Cohn and Rabkin’s discussion of temporality in graphic novels was interesting. I’m used to being meta-cognitive when it comes to reading straight text or print, but I never thought about how I naturally read from left to right or top to bottom. I was also struck by the comments on the capacity or tendency of a graphic novel to depict the past or present. While Rabkin said portraying variations of past tense is particularly problematic, I thought of my own (limited) experiences reading graphic novels, all of which have been about the past. I’m thinking of Art Spiegelman’s Maus (which is mentioned in the readings) and a memoir Fun Home by Alison Bechdel.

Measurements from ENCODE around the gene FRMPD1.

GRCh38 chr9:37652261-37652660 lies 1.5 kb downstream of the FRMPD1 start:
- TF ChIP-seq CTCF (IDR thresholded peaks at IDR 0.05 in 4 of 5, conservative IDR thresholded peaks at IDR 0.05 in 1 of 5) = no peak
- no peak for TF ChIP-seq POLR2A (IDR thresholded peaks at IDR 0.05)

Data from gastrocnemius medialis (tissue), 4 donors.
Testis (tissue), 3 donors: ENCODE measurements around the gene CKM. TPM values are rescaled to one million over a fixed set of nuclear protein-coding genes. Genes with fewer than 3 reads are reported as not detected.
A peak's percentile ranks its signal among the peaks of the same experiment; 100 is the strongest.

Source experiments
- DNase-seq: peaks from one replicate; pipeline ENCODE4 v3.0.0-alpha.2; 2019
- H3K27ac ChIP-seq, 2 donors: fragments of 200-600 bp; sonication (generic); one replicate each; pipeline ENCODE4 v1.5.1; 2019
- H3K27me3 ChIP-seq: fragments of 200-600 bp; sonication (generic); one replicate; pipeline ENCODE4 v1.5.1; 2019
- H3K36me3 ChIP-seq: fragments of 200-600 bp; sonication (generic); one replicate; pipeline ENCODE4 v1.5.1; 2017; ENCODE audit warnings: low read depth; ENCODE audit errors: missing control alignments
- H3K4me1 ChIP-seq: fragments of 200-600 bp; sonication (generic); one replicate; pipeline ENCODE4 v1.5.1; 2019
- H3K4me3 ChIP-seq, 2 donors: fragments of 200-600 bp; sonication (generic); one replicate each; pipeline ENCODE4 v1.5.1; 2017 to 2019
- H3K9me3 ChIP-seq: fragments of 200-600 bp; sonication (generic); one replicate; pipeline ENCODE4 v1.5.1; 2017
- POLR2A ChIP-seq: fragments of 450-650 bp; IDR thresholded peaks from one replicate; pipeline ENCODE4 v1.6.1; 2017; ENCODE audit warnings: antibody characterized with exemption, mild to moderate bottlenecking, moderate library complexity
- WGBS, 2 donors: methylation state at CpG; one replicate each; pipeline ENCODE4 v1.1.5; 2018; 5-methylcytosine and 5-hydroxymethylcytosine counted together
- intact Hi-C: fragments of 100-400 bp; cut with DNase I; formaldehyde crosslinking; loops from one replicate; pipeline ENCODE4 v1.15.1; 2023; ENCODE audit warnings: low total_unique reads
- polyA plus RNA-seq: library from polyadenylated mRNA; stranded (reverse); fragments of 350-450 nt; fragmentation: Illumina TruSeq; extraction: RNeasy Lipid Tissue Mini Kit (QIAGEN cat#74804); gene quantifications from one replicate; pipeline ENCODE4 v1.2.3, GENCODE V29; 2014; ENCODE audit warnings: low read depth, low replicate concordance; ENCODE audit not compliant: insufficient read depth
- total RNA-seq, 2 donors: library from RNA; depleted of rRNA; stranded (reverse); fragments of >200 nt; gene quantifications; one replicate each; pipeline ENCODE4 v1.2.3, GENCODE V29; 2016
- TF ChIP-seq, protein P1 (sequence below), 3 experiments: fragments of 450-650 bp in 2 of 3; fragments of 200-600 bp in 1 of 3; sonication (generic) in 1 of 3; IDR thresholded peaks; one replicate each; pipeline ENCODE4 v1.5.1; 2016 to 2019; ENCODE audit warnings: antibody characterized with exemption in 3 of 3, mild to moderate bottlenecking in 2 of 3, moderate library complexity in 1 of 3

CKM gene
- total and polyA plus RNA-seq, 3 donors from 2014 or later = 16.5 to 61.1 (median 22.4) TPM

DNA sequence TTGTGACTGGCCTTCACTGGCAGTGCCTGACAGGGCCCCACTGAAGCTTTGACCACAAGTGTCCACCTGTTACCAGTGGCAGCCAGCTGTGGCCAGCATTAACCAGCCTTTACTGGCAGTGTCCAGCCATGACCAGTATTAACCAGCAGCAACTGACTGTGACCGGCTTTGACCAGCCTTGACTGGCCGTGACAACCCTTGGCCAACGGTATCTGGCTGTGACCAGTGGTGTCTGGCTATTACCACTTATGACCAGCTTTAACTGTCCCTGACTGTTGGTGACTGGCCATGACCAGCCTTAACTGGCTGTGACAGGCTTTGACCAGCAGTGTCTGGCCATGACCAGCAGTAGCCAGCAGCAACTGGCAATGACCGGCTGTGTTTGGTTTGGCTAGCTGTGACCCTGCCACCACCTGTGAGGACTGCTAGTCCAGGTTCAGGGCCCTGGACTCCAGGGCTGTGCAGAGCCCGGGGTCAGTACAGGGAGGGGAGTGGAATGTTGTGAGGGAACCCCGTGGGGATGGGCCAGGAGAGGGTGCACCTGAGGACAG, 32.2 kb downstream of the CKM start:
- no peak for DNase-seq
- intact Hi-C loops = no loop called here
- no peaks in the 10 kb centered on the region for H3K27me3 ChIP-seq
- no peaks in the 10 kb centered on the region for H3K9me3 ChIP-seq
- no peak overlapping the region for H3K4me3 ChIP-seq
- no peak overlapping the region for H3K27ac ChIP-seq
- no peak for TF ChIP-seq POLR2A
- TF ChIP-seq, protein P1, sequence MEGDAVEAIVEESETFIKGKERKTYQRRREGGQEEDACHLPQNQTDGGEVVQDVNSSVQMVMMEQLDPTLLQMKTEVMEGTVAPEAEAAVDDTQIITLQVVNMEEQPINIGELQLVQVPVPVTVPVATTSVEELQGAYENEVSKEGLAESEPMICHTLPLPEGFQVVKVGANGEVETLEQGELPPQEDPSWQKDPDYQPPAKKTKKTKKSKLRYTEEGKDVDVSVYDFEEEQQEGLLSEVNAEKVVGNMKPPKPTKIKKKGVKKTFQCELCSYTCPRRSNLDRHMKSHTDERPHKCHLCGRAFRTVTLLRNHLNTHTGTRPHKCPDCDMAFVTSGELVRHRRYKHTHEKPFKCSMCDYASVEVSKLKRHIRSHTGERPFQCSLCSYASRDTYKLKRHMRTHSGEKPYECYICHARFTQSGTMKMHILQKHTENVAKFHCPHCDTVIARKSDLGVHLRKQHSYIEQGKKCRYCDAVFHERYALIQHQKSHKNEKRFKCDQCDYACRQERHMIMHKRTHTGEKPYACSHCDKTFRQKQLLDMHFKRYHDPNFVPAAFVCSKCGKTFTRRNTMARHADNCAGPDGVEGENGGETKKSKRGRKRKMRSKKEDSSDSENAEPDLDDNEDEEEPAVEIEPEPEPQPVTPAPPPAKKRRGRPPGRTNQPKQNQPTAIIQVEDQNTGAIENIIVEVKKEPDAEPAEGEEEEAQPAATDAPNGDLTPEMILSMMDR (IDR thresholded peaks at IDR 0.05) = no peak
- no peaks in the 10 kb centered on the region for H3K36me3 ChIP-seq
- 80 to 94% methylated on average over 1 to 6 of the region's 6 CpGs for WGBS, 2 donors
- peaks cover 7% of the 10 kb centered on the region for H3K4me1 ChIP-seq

Nat Turner too is a narrative of the past and like Maus, chronicles human suffering. What’s interesting to me is the seeming contrast between the visual style and the content of each work. A few days ago, a student of mine picked up Nat Turner off my desk and quickly paged through (I’d been reading it with my students while they did their independent reading). He started laughing and held up the image of the baby being fed to a shark to show everyone “what Miss Davidow had been reading.”
I was so immersed in the harrowing story up to that point that I hadn’t considered how the style of Kyle Baker’s work is cartoonish – even carrying traces of whimsy. I wonder if there is something to this. Baker takes Spiegelman’s approach of illustrating human atrocities in a relatively benign style compared to other ways these stories have been told. I think that a graphic novel like this about historical events that may, at this point, be too familiar helps us to bear witness in a new way. Rather than muting the reality of the situation, the unexpected format makes it new again.